Members of the legislature's Black and Puerto Rican Caucus this week endorsed several key aspects of education reform, including a strong public school turnaround model and a teacher and administrator evaluation pilot that links classroom performance to opportunities and consequences.
[Above photo: Caucus members at the Capitol; from CT News Junkie report]
These crucial elements are currently not part of the education bill being debated in the last days of session and time is running out.
Representing districts whose children would benefit the most from a serious education reform package, caucus members intensified the debate at the State Capitol.
While negotiations have been ongoing over the final language of the education bill, the caucus’s press conference underscored the urgency of enacting key foundational elements this year.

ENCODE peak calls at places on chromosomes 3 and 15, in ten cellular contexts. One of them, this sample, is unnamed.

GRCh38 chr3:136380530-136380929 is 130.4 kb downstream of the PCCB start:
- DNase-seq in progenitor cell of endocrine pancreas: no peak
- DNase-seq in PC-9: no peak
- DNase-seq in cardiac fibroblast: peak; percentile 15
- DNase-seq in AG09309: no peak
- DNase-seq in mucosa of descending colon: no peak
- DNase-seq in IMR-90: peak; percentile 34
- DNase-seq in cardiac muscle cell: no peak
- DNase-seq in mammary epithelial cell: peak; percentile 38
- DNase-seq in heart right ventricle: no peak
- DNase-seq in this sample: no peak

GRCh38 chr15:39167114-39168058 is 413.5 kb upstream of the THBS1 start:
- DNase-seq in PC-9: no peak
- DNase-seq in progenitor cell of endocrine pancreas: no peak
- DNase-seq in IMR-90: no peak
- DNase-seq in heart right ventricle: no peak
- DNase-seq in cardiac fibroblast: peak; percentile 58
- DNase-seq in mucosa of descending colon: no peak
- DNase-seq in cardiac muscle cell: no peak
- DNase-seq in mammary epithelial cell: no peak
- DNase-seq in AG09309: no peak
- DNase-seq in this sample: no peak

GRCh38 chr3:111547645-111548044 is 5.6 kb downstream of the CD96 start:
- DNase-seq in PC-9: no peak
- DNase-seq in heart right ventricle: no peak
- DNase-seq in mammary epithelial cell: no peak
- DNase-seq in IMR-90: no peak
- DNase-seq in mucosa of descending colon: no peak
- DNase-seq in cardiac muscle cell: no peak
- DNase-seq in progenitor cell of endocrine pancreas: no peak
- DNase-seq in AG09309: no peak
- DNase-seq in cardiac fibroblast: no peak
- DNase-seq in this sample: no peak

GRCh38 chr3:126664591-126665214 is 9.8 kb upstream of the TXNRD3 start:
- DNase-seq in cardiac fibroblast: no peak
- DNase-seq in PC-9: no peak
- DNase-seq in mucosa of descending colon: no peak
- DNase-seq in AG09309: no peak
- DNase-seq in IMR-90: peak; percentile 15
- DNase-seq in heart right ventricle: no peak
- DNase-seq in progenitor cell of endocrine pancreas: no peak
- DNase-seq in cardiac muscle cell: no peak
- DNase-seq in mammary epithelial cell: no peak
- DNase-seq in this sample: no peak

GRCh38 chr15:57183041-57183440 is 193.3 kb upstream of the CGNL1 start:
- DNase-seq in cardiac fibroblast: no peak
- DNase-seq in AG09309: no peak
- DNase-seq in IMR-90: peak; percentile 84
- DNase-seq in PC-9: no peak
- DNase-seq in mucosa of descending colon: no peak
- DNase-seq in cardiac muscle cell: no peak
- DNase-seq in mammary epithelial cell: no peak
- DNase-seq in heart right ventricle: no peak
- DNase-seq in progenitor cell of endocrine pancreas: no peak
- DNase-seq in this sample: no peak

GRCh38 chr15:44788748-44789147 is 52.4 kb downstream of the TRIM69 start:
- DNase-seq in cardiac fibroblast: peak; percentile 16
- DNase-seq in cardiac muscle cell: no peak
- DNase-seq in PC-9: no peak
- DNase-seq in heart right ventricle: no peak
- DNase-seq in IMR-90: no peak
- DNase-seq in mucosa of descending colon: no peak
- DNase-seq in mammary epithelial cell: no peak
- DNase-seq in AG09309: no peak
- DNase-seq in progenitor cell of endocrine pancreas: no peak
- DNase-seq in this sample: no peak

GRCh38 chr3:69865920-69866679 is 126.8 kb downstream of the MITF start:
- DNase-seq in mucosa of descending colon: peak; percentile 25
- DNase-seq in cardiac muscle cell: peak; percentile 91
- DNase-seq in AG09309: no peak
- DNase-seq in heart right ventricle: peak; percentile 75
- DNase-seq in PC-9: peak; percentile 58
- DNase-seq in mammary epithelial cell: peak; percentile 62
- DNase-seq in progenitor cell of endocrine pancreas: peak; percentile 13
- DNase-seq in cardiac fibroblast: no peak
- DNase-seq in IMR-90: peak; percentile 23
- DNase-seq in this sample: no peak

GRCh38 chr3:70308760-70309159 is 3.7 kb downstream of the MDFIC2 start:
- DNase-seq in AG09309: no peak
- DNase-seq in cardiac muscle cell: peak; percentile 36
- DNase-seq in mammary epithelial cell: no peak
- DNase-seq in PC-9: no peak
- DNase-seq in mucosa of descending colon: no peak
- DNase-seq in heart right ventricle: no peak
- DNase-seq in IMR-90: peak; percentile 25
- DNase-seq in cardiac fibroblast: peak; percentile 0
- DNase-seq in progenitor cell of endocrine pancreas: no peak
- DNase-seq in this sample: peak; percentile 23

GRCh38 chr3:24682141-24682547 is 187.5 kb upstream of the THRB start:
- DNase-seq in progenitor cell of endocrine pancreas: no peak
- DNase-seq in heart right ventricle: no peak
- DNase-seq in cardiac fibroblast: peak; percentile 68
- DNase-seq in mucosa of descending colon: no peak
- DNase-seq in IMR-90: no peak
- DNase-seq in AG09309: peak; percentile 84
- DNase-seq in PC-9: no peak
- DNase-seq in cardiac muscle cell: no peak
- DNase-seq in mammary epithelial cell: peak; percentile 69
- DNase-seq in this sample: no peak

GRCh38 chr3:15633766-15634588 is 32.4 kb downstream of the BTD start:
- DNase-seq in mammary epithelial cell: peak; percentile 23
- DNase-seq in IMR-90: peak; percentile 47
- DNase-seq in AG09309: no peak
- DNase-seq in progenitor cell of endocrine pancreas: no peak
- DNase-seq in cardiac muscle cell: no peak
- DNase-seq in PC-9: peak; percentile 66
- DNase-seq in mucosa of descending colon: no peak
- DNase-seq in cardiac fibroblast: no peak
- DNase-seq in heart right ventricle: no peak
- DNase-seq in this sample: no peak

Many caucus members represent cities and towns where the status quo in education has failed students for far too long. Connecticut has the worst achievement gap in the United States between low-income and wealthier students.
Children in these at-risk districts deserve the same opportunities to succeed as their suburban peers, and school turnaround initiatives and meaningful educator evaluations will help provide that opportunity.
A look across Connecticut's borders to neighboring states (Massachusetts and New York, for example) shows the positive results of implementing meaningful reforms.
As the Black and Puerto Rican Caucus works to advance its reform-minded agenda in the final days of the 2012 legislative session, others are also continuing the effort.
This should be the year of education in Connecticut—when the state finally takes aim at low graduation rates, plummeting academic outcomes, and a broken status quo.